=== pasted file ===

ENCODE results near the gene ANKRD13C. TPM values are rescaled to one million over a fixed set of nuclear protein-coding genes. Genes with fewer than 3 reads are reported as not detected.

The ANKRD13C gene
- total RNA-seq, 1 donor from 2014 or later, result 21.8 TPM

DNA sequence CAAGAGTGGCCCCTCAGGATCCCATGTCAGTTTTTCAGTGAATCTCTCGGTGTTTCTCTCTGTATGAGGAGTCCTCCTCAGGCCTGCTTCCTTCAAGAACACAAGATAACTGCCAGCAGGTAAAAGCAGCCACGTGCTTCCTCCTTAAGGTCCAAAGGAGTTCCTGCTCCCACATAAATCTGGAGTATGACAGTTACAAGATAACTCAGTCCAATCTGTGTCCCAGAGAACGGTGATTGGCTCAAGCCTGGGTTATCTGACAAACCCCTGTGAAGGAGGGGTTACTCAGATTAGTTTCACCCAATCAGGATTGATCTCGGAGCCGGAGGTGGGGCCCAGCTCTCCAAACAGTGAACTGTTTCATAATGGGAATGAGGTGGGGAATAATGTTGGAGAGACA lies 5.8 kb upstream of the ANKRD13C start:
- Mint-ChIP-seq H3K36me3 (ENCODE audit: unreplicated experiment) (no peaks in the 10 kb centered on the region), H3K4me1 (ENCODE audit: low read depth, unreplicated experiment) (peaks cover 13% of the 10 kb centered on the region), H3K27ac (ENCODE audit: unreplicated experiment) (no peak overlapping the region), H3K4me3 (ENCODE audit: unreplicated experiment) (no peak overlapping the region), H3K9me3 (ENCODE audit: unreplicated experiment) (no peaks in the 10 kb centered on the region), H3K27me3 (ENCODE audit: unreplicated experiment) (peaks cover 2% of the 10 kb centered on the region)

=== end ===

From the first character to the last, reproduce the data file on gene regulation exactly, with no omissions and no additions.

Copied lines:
ENCODE results near the gene ANKRD13C. TPM values are rescaled to one million over a fixed set of nuclear protein-coding genes. Genes with fewer than 3 reads are reported as not detected.

The ANKRD13C gene
- total RNA-seq, 1 donor from 2014 or later, result 21.8 TPM

DNA sequence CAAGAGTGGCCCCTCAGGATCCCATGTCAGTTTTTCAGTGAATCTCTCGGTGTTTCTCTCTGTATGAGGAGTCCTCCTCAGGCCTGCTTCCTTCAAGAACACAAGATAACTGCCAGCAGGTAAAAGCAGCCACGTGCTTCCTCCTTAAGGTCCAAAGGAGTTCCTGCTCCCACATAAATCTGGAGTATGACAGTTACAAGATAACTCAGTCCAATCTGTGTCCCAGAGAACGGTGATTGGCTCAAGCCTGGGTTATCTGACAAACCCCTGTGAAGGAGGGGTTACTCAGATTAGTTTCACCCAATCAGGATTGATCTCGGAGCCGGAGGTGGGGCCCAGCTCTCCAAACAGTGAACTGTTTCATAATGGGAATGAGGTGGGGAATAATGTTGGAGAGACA lies 5.8 kb upstream of the ANKRD13C start:
- Mint-ChIP-seq H3K36me3 (ENCODE audit: unreplicated experiment) (no peaks in the 10 kb centered on the region), H3K4me1 (ENCODE audit: low read depth, unreplicated experiment) (peaks cover 13% of the 10 kb centered on the region), H3K27ac (ENCODE audit: unreplicated experiment) (no peak overlapping the region), H3K4me3 (ENCODE audit: unreplicated experiment) (no peak overlapping the region), H3K9me3 (ENCODE audit: unreplicated experiment) (no peaks in the 10 kb centered on the region), H3K27me3 (ENCODE audit: unreplicated experiment) (peaks cover 2% of the 10 kb centered on the region)